Graphene Sensors Might Just Revolutionize Low Light Shooting, But Do We Really Need Them?
Technology is downright crazy. To think that we have affordable digital cinema cameras in the present day that blow away the digital cameras that were being used in Hollywood eight years ago is bordering on absurd. Not only that, but technology is progressing at such a rate that everything is nearly outdated the moment it hits the market. And that trend doesn't look like it will change any time soon. A team of scientists in Singapore have recently developed a graphene-based sensor that is 1000x more sensitive to light than current CMOS and CCD designs. What does this mean for the photographic and filmmaking industries? Do we really need them?
According to Gizmag, scientists at Nanyang Technical University in Singapore have been working on a new graphene-based sensor which, they say, will be upwards of 1000 times more sensitive to light than existing CMOS and CCD sensors.
The new sensor is able to detect broad spectrum light, from the visible to mid-infrared, with great sensitivity. According to NTU, this technology will allow photographers to take much clearer images in harsh lighting conditions and, when mass produced, estimates are that graphene sensors will be up to five times cheaper than camera sensors today.
While advances such as these can be awesome to think about, often they are never fully implemented due to the fact that large-scale manufacturing processes don't exist yet for that technology, or it's just too expensive to produce. However, that doesn't seem like it will be a problem for these graphene-based sensors since they rely on existing manufacturing techniques.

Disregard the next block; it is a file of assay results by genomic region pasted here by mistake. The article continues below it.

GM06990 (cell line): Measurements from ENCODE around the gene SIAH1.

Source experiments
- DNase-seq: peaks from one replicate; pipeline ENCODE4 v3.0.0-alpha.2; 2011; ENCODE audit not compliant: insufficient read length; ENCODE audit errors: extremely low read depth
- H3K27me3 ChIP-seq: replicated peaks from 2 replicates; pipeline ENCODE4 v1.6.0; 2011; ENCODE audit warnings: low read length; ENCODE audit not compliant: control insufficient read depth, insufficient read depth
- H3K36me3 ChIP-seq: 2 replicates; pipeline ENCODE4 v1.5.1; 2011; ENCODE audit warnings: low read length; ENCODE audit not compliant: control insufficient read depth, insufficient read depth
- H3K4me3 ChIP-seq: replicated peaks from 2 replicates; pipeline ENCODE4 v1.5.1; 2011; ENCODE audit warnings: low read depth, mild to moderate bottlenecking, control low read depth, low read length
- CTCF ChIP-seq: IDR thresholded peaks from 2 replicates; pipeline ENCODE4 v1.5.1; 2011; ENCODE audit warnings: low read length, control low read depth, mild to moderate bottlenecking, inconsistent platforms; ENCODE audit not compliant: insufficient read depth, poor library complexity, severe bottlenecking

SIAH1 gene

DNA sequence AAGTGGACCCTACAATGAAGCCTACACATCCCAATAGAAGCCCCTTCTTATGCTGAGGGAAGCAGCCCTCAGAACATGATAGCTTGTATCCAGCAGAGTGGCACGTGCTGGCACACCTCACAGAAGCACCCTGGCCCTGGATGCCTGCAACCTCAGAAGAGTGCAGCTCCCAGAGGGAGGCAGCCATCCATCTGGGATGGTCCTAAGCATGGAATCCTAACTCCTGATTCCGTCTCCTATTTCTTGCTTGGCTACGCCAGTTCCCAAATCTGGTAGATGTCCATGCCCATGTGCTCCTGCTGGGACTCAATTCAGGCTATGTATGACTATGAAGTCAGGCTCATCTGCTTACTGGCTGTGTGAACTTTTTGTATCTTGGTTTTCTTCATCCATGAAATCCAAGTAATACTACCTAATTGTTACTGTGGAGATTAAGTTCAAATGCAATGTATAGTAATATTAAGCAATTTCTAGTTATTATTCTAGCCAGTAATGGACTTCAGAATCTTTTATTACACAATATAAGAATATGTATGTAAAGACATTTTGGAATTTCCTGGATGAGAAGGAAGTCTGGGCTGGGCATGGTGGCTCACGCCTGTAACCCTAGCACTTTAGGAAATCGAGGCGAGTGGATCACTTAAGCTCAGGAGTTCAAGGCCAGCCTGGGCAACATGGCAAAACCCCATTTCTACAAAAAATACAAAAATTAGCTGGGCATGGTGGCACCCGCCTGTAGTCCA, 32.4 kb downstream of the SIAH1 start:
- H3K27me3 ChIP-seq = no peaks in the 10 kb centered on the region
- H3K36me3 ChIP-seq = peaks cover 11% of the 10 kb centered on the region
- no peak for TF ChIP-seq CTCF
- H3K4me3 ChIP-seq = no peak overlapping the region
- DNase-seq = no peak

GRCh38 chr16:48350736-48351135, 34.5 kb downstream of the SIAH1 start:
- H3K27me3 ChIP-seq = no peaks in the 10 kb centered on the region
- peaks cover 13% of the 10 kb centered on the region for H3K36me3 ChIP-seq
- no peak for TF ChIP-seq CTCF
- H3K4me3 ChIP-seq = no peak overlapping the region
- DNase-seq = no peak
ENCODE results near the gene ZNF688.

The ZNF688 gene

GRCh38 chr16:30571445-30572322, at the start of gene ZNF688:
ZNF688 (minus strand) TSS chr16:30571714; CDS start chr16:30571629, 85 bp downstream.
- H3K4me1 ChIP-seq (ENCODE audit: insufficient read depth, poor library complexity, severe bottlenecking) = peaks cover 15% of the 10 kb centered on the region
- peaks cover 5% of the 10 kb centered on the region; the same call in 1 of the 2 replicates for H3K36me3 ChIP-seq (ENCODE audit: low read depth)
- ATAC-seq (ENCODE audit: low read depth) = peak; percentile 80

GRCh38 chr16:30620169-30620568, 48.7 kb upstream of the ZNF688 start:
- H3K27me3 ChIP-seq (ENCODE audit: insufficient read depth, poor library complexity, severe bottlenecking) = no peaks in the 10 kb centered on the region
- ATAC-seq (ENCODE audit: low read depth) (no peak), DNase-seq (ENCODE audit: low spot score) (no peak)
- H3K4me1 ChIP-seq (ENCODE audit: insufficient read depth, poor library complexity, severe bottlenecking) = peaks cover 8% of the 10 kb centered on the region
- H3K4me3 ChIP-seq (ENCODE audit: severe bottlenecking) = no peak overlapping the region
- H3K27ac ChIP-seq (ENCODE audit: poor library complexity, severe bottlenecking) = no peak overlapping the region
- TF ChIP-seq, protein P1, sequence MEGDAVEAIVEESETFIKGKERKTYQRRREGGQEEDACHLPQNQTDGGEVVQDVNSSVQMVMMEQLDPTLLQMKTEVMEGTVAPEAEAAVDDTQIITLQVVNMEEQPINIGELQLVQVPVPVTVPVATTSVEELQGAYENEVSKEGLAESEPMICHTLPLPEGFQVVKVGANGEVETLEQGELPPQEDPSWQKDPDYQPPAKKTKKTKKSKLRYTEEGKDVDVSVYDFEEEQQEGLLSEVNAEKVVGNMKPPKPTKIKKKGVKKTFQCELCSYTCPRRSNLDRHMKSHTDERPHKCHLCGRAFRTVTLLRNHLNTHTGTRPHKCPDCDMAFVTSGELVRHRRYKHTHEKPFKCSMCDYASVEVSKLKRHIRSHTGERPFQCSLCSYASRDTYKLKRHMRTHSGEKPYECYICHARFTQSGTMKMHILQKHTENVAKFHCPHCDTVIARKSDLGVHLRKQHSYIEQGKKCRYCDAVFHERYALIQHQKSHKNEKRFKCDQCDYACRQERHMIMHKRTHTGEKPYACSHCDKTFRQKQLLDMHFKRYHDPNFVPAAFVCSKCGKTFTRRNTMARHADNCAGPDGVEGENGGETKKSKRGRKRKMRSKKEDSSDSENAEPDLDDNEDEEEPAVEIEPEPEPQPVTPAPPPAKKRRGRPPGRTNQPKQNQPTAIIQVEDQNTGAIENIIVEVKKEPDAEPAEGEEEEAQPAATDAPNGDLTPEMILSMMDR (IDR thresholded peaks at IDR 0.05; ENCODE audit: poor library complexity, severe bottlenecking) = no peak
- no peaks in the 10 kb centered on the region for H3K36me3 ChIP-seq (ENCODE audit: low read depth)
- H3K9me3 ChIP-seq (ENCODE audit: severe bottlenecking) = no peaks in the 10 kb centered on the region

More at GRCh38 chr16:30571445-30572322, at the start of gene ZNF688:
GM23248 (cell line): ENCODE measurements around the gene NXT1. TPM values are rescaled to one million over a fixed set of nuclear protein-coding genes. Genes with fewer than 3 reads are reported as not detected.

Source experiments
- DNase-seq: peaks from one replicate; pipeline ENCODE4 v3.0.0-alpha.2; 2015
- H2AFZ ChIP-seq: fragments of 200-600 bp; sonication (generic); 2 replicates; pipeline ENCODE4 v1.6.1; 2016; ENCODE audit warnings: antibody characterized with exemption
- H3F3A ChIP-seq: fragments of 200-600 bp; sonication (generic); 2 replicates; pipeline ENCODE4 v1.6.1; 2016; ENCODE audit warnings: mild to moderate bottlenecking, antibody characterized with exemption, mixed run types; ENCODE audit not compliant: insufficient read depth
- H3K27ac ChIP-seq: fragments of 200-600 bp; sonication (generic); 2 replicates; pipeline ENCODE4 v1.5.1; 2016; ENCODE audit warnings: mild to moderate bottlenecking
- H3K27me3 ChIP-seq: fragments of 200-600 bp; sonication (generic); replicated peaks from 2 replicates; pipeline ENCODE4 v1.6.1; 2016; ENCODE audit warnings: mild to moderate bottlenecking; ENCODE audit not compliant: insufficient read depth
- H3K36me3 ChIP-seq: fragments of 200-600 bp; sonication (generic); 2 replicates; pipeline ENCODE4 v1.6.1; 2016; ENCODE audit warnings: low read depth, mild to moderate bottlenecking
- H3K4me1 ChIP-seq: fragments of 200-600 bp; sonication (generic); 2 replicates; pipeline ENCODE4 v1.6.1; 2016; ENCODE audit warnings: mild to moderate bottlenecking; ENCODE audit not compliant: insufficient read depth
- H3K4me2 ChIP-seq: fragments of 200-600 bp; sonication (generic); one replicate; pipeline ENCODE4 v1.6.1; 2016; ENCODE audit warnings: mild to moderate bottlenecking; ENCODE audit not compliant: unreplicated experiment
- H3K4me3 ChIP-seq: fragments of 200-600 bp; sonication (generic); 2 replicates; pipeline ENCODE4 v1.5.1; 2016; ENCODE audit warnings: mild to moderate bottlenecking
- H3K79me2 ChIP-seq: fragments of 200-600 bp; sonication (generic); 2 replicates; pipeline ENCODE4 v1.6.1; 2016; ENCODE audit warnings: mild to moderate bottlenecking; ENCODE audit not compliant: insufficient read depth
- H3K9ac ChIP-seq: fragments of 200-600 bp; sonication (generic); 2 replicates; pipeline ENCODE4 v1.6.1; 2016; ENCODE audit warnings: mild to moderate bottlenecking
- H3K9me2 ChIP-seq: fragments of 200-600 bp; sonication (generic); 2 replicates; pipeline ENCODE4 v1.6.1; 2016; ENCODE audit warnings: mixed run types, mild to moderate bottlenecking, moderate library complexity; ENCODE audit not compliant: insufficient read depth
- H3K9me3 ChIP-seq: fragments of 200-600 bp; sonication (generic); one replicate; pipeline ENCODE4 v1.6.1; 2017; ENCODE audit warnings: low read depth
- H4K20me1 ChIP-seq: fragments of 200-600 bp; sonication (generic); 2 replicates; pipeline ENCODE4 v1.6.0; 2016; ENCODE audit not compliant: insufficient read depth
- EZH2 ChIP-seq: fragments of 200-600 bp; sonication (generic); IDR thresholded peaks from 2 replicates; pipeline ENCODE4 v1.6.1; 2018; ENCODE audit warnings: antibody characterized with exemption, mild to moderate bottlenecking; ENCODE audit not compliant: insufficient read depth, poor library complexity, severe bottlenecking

“While designing this sensor, we have kept current manufacturing practices in mind," explains Asst. Prof Wang. "This means the industry can in principle continue producing camera sensors using the CMOS process, which is the prevailing technology used by the majority of factories in the electronics industry. Therefore manufacturers can easily replace the current base material of photo sensors with our new nanostructured graphene material.”
Seems like a pretty big deal, right? Well, maybe it is, and maybe it isn't. Sensor technology, at least in terms of digital cinema, is already potentially on the verge of a breakthrough with the imminent release of DRAGON. The native sensitivity of that sensor is 2000, which is already two stops more sensitive than a 500 ASA film stock. On top of that you have Sony's F5 and F55, which are spectacular low-light cameras. Even cheaper options like Canon's C100 and their DSLR's kick some major tail in terms of low-light performance.
At this point, low-light shooting is almost a non-issue considering the sensitivity of modern sensors. So would a graphene sensor that is 1000 times as sensitive as current sensors be of any benefit to serious photographers or cinematographers? My guess is that there would be all kinds of creative uses for technology like this, much like the work that people have done with the Kinect and DSLRs. Perhaps a new creative medium can be born of this technology, but only time will tell.
What do you guys think? Are graphene-sensors the technology of the future? Will they open up some new creative medium? Are they even necessary now that we have cameras that are already fantastic in low light? Let us know in the comments.